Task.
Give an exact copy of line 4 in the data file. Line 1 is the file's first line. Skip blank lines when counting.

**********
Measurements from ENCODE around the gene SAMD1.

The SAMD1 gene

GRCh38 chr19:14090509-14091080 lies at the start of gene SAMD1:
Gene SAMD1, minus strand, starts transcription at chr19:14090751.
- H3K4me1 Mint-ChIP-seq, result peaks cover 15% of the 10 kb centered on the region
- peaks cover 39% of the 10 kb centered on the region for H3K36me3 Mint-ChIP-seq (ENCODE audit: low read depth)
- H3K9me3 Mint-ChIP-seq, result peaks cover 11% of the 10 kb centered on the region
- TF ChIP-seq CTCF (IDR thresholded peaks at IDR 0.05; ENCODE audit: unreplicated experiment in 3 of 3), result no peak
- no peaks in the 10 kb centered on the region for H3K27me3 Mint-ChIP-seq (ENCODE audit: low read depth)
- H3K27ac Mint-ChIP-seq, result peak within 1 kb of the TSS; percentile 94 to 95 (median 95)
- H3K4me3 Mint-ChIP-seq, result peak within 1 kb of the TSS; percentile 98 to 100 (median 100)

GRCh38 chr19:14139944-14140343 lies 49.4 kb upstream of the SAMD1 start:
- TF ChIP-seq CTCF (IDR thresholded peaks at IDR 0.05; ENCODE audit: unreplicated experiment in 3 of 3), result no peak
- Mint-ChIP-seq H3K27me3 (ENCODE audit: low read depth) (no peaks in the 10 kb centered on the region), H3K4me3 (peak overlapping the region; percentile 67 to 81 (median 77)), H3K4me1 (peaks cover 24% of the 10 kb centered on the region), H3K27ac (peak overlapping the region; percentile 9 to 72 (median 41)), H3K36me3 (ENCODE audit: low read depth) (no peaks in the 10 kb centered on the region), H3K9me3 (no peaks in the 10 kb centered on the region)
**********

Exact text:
Gene SAMD1, minus strand, starts transcription at chr19:14090751.